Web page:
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Archive for September 23rd, 2013

“See that you do not despise one of these little ones. For I tell you that in heaven their angels always see the face of my Father who is in heaven.” St. Matthew 18: 10

Introduction:  The following quote is from Luther’s House Postil  (“House Sermon”: he preached daily in his home) on St. Matthew 18: 1-10.  This is one of the two appointed Gospel lessons for St. Michael and All Angels, see “Read Before You Hear” above.   He is preaching on the Word in which the Lord says that children have guardian angels. He takes up the topic that the Lord highly values children, even to send His “ministering spirits” (Hebrews 1: 14) to guard them. After reading this sermon, the take away can be “things don’t change”.  In negative, sadly yes but also in the positive, in the Godly:  The Lord commands and helps us to raise our children, something no government, nor school can finally do.  Government and school are to protect and defend families, not replace them.

“Whoso shall receive one such little child in my name receiveth me.” In other words, Whoever is responsible for a child, physically and spiritually, trains him properly so that he learns to know God, learns not to curse, swear, or steal; to him I say that he is receiving me personally, is loving me as if he were carrying me, Mary’s child, in his arms and taking care of me just as my mother Mary has taken care of me. That is preaching ever so sweetly and tugging at us ever so winsomely.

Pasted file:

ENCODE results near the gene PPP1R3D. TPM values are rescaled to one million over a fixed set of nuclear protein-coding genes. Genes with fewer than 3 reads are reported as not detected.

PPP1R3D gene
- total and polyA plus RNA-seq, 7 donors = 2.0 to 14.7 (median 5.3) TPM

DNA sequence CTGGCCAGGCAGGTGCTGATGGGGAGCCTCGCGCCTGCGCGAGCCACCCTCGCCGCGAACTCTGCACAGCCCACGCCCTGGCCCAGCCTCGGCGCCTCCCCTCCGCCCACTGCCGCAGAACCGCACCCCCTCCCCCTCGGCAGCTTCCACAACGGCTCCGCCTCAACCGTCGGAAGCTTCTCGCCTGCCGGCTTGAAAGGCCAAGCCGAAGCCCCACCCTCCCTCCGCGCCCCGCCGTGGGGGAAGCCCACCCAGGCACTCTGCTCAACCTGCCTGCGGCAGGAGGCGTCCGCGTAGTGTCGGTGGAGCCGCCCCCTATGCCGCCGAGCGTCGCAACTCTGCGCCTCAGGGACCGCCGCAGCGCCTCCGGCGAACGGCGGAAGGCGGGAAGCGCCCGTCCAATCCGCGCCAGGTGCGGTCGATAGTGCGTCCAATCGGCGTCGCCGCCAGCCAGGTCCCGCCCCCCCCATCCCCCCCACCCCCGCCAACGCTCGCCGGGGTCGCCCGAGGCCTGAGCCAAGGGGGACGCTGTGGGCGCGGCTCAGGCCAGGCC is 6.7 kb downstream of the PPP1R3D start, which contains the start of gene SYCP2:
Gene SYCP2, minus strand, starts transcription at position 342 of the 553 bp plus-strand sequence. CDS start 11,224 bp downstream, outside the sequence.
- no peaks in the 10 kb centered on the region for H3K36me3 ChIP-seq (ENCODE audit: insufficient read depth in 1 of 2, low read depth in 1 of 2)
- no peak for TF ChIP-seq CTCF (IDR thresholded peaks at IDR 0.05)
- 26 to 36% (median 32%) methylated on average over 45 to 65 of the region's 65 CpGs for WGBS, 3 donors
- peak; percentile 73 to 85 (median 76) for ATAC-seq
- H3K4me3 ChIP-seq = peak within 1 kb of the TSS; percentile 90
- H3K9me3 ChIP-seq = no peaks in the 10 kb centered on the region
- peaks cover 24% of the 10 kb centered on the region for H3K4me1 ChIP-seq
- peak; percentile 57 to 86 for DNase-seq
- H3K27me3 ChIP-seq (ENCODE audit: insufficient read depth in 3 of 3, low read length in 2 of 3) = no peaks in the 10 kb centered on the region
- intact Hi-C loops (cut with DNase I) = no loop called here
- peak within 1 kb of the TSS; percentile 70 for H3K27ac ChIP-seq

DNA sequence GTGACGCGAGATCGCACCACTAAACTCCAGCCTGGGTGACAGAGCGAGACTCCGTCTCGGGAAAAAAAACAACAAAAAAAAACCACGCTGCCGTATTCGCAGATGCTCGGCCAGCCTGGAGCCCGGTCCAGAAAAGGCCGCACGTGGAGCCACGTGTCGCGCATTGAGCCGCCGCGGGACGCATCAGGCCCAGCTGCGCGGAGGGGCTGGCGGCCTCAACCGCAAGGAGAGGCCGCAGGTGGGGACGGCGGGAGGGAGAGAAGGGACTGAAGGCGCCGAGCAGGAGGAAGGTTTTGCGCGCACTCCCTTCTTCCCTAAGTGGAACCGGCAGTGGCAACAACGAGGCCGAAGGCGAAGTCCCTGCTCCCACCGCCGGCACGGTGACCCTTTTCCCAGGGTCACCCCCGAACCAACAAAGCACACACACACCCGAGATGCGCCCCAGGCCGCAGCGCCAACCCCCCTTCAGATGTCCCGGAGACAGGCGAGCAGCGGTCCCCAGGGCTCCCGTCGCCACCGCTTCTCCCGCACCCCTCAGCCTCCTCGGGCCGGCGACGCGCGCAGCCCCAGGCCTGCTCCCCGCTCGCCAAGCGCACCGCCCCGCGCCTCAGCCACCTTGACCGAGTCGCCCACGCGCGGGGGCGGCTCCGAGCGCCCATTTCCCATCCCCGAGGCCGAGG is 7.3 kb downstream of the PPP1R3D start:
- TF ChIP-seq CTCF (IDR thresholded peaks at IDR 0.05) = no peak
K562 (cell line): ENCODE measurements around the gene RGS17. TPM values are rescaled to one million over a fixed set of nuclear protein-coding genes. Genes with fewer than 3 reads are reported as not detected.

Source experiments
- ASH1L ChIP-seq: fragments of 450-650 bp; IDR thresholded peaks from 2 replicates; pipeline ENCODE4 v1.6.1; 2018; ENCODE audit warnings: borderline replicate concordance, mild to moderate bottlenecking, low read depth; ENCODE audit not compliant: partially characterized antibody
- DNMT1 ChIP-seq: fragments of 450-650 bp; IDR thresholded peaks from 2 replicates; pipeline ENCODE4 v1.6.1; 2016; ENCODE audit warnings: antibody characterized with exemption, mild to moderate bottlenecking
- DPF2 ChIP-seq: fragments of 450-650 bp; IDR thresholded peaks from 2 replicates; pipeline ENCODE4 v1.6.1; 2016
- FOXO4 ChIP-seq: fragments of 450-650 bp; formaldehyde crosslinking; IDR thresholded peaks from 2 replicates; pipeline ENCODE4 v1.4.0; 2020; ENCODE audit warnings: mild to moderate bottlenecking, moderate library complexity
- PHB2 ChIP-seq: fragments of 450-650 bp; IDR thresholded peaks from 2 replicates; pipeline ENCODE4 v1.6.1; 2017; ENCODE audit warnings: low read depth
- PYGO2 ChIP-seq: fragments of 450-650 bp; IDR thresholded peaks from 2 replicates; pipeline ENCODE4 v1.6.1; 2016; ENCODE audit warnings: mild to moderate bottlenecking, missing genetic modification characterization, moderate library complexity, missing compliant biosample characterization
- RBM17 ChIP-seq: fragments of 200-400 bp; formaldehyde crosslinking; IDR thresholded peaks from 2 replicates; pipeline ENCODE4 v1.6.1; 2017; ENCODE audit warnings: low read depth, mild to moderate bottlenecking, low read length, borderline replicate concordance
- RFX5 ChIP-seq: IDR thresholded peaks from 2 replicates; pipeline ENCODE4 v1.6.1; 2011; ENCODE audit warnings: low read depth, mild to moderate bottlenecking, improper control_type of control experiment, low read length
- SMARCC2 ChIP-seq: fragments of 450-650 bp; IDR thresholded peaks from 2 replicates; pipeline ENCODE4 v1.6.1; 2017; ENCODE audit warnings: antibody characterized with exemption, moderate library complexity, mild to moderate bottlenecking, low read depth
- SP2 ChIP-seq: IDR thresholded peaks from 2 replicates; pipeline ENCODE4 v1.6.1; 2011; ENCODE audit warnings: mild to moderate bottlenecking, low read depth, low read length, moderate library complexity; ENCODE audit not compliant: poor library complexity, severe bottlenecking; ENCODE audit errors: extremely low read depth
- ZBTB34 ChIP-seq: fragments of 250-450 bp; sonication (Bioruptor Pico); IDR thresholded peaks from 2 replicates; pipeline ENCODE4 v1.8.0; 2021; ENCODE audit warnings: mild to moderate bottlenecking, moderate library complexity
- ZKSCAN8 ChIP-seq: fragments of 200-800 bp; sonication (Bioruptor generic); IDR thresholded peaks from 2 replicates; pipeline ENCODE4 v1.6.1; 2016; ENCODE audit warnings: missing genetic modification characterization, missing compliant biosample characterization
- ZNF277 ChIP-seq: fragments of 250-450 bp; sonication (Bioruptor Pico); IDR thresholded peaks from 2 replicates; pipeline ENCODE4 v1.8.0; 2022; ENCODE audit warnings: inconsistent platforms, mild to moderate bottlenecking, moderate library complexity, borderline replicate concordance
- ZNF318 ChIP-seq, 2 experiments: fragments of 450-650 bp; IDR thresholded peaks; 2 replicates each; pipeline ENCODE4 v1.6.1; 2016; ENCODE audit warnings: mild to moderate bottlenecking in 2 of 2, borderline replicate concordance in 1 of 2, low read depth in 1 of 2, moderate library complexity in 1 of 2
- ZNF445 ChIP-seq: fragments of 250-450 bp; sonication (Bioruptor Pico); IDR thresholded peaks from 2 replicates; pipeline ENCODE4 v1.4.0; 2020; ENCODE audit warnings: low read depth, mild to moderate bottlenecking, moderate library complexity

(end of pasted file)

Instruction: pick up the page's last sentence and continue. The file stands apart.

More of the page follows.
But why does the Lord do it? Solely for the reason that he understands very well how eager young people are to listen to obscene things and how easily they are misled. Moreover, evil mouths are only too happy to lend assistance here and—may plaintive cries rise to God in heaven!—we now find boys and girls, ten and twelve years old, who can curse and swear a blue streak about hurts, physical disorders, pustules, and the like, and are otherwise devoid of shame and are vulgar in speech. From whom do they learn this? From no one else but from those who should be restraining them, from father and, mother, and from shameful, wicked servants (see footnote below). Young people come to know such things more quickly and pay more heed to them than to the Lord’s Prayer. This has its roots in that old, evil firebrand, our sinful nature, that sticks within us. That is why Christ preaches here so compellingly and admonishes so tenderly to take care of young people, saying, When you train one of these little ones, when they are brought up in the fear and knowledge of God, in godliness and modesty, you then have done me the greatest service. I have assigned my noble servants, the beloved angels, to serve and attend them. Remember this and do likewise, do not offend them, let them hear no evil, and minister to them willingly.